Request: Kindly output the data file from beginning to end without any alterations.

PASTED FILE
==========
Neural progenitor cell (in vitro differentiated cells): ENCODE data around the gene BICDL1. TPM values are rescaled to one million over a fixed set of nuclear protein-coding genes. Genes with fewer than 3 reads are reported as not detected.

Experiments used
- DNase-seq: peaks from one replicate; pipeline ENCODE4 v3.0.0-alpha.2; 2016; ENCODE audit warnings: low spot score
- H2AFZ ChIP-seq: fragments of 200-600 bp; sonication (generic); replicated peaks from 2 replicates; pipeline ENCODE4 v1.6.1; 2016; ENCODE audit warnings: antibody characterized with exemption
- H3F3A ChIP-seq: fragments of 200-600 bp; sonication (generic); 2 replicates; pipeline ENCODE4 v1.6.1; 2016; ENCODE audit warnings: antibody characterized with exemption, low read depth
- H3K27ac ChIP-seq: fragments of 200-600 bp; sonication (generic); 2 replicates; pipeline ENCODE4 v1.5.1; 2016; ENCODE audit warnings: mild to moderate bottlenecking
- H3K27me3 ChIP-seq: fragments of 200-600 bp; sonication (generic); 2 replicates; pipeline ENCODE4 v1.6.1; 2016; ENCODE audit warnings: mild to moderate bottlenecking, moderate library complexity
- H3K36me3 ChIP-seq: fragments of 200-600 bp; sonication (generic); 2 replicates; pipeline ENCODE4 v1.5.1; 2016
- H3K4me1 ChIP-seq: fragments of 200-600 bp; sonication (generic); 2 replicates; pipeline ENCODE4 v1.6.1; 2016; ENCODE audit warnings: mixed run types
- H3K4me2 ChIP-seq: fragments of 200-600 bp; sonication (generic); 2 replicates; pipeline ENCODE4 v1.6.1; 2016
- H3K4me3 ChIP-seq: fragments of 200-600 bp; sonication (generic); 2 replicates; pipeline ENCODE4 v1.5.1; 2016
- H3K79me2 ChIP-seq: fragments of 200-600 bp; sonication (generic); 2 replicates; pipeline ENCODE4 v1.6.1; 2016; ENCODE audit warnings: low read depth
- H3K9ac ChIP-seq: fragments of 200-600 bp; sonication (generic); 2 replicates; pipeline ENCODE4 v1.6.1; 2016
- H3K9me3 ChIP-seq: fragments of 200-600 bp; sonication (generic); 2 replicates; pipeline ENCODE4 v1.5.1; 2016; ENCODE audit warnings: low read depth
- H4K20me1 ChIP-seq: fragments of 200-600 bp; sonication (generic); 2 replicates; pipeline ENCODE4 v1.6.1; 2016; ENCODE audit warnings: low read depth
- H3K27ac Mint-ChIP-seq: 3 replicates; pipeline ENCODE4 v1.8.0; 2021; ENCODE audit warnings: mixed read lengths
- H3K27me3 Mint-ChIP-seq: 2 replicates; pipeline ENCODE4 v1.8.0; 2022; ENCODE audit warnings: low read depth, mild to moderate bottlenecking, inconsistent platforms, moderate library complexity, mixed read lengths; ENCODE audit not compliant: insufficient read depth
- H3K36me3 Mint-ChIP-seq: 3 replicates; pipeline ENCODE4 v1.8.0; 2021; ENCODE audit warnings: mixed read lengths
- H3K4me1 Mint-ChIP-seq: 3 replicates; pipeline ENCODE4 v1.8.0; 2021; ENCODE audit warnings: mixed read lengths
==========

Neural progenitor cell (in vitro differentiated cells): ENCODE data around the gene BICDL1. TPM values are rescaled to one million over a fixed set of nuclear protein-coding genes. Genes with fewer than 3 reads are reported as not detected.

Experiments used
- DNase-seq: peaks from one replicate; pipeline ENCODE4 v3.0.0-alpha.2; 2016; ENCODE audit warnings: low spot score
- H2AFZ ChIP-seq: fragments of 200-600 bp; sonication (generic); replicated peaks from 2 replicates; pipeline ENCODE4 v1.6.1; 2016; ENCODE audit warnings: antibody characterized with exemption
- H3F3A ChIP-seq: fragments of 200-600 bp; sonication (generic); 2 replicates; pipeline ENCODE4 v1.6.1; 2016; ENCODE audit warnings: antibody characterized with exemption, low read depth
- H3K27ac ChIP-seq: fragments of 200-600 bp; sonication (generic); 2 replicates; pipeline ENCODE4 v1.5.1; 2016; ENCODE audit warnings: mild to moderate bottlenecking
- H3K27me3 ChIP-seq: fragments of 200-600 bp; sonication (generic); 2 replicates; pipeline ENCODE4 v1.6.1; 2016; ENCODE audit warnings: mild to moderate bottlenecking, moderate library complexity
- H3K36me3 ChIP-seq: fragments of 200-600 bp; sonication (generic); 2 replicates; pipeline ENCODE4 v1.5.1; 2016
- H3K4me1 ChIP-seq: fragments of 200-600 bp; sonication (generic); 2 replicates; pipeline ENCODE4 v1.6.1; 2016; ENCODE audit warnings: mixed run types
- H3K4me2 ChIP-seq: fragments of 200-600 bp; sonication (generic); 2 replicates; pipeline ENCODE4 v1.6.1; 2016
- H3K4me3 ChIP-seq: fragments of 200-600 bp; sonication (generic); 2 replicates; pipeline ENCODE4 v1.5.1; 2016
- H3K79me2 ChIP-seq: fragments of 200-600 bp; sonication (generic); 2 replicates; pipeline ENCODE4 v1.6.1; 2016; ENCODE audit warnings: low read depth
- H3K9ac ChIP-seq: fragments of 200-600 bp; sonication (generic); 2 replicates; pipeline ENCODE4 v1.6.1; 2016
- H3K9me3 ChIP-seq: fragments of 200-600 bp; sonication (generic); 2 replicates; pipeline ENCODE4 v1.5.1; 2016; ENCODE audit warnings: low read depth
- H4K20me1 ChIP-seq: fragments of 200-600 bp; sonication (generic); 2 replicates; pipeline ENCODE4 v1.6.1; 2016; ENCODE audit warnings: low read depth
- H3K27ac Mint-ChIP-seq: 3 replicates; pipeline ENCODE4 v1.8.0; 2021; ENCODE audit warnings: mixed read lengths
- H3K27me3 Mint-ChIP-seq: 2 replicates; pipeline ENCODE4 v1.8.0; 2022; ENCODE audit warnings: low read depth, mild to moderate bottlenecking, inconsistent platforms, moderate library complexity, mixed read lengths; ENCODE audit not compliant: insufficient read depth
- H3K36me3 Mint-ChIP-seq: 3 replicates; pipeline ENCODE4 v1.8.0; 2021; ENCODE audit warnings: mixed read lengths
- H3K4me1 Mint-ChIP-seq: 3 replicates; pipeline ENCODE4 v1.8.0; 2021; ENCODE audit warnings: mixed read lengths